Toll-house was on the eastern side of the bridge, to deal with persons travelling on the old Ryde Road over Staplers Heath and from East Cowes.
Coppin’s Bridge was located at the east end of the High Street. The bridge was also known as Gods bridge (Hockey 1991, Map 11).
The stone one that exists there to this day was built in 1828 and this would tie in with the Highway Commissioners, who were formed in 1813 with orders to sort out the Islands road system and no doubt sanctioned this bridge.
This coincides with the time when the entrance to the town at this point was widened. Barges of coal would come up as far as East Street and go beneath the bridge where there was a coal wharf.
In 1832, (the year of the Reform Act), Newport Corporation granted the Churchwardens and Overseers a 30 year lease on a piece of land alongside the river Medina between today’s Coppins Bridge roundabout and the ‘lift’ bridge onto the eastern quay.
This land was developed into the Reform Wharf at which coal for the poor could be delivered without payment of any wharfage dues.
All signs of the wharf have long since disappeared apart from the inscribed stone blocks which formed part of the wharf and which are now incorporated in the parapet of the Coppins Bridge pedestrian bridge at the bottom of Newport High Street.
Passing over Coppins Bridge on the right,
1886 Road layout
High Street to Ryde Road and St Paul’s Road
Edwin COOPER, builder
James W STEELE – Coppins house
—here is Barton’s grove—
Mrs Emma SWATHERIDGE, brewer
28 June 1803 – Freehold messuage with stables, outhouses belonging, situated near Coppins Bridge called the White Lion, now in occupation of Thomas FELLOWS, formerly purchased by Richard NEWNHAM. (Ward Estate Documents.) It is believed to date from 1738 and was in use in 1879 when the Newport to Sandown railway bridge was being constructed. It was closed around 1912.
1803 Thomas FELLOWS – innkeeper
1828-39 John LININGTON
1875 G H PRAGNELL
1885-98 William URRY
1901 William URRY/Inn Keeper/65
Florence Urry/Daughter, General Servant/23
Arthur Urry/Son, Gas Company Clerk/16
1911 John Edwin Urry
Henry WHEELER, boot maker
George Grey BURNETT, grocer
Charles MOODY, hurdle maker
—here are Broadlands, St Paul’s road & Fairlee road—
Thomas KIMBER, shoe smith, Snooke hill
George OSBORNE, coach builder
Newport Gas & Coke Company. Joseph REED, engineer
Dating from the early part of the 19th century, this little working man’s pub was conveniently placed to capture the trade emanating from the workers of the Gasworks, and also many employed on Newport Quay who used the footpath that ran beneath the railway arches.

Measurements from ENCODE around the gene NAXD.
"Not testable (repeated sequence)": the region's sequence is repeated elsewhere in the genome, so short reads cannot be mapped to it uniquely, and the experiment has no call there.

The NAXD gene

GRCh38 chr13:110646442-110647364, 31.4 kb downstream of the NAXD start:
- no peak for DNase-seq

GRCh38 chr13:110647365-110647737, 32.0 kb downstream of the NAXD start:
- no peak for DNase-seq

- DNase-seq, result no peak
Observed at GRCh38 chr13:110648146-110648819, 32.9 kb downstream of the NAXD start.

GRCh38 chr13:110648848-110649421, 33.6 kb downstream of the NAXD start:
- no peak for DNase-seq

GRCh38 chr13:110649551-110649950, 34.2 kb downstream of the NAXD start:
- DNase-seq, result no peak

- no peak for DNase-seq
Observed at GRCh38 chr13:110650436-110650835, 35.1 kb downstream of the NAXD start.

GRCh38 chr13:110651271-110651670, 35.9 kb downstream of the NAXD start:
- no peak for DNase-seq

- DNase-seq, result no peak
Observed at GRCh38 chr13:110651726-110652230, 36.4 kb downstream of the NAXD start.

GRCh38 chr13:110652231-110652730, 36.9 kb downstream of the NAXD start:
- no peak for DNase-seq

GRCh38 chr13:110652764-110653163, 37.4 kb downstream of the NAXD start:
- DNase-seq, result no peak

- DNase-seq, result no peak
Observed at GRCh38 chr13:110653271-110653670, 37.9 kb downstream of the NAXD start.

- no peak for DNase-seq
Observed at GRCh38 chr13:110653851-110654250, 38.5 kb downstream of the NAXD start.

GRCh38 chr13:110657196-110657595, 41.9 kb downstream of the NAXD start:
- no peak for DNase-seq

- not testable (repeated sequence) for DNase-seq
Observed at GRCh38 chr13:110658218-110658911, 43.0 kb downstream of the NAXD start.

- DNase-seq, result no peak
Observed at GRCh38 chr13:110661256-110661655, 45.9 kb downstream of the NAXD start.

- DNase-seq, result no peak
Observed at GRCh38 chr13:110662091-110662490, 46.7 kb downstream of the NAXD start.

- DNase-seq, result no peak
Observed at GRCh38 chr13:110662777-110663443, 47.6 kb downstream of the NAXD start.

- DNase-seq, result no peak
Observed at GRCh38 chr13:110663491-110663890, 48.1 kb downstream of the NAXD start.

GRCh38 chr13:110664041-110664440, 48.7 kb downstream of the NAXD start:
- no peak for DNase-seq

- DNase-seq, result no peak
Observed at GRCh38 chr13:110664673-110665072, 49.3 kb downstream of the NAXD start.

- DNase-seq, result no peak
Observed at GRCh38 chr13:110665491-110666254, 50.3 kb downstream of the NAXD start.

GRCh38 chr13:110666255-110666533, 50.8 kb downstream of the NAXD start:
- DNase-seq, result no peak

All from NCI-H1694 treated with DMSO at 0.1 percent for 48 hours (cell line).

The Coopers Arms was one of a row of buildings on the town side of Snook’s Hill. The row was divided into two blocks by a lane leading to the old Gasworks site. The Coopers Arms occupied the site on the lower corner of the lane, on the opposite side was the Victoria Inn.
1828-30 Jonathan BUNGAY
1839 Stephen BUNGEY
1875 Samuel Thompson
1885 Harry Clive Brown
1898 F Prangnell
1901-20 Fred Prangnell/Publican/30
Elizabeth Jane Prangnell/Wife/28
Ellen Frances Read/Step Daughter/11
1927 Mrs Elizabeth Prangnell
Arron SHEAF, shopkeeper
This was a very old inn dating from around 1740, there is a listing for it in the 1750 Directory and it must have had a good trade based on the river traffic as the area was part of the old Newport quay.
1750-72 Richard ENOCH – Innkeeper
28 June 1803 – Freehold messuage or tenement with outhouses on the north side and at the lower end of the High Street near Coppins Bridge, called the Globe, now in occupation of James CALCOTT.
It closed in the 1920’s and its beams, windows and oak panelling were auctioned off during the demolition
5 June 1926
On Saturday, an important addition to the list of industries in the Island was made by the opening of an ice-making factory. The ice-making plant consists of a compressor capable of producing 10 tons of ice in 24 hours.
The demand for many years has been largely catered for by the I W Ice Company, an importer of ice from the mainland.
Its appearance in the 1888 trade directory gave rise to this new pub, it closed in the late 1920’s and for many years was a shop and hairdresser’s. With the new roundabout this building along with many others was swept away.
1880s J Hewett SHARLAND -Coal Merchants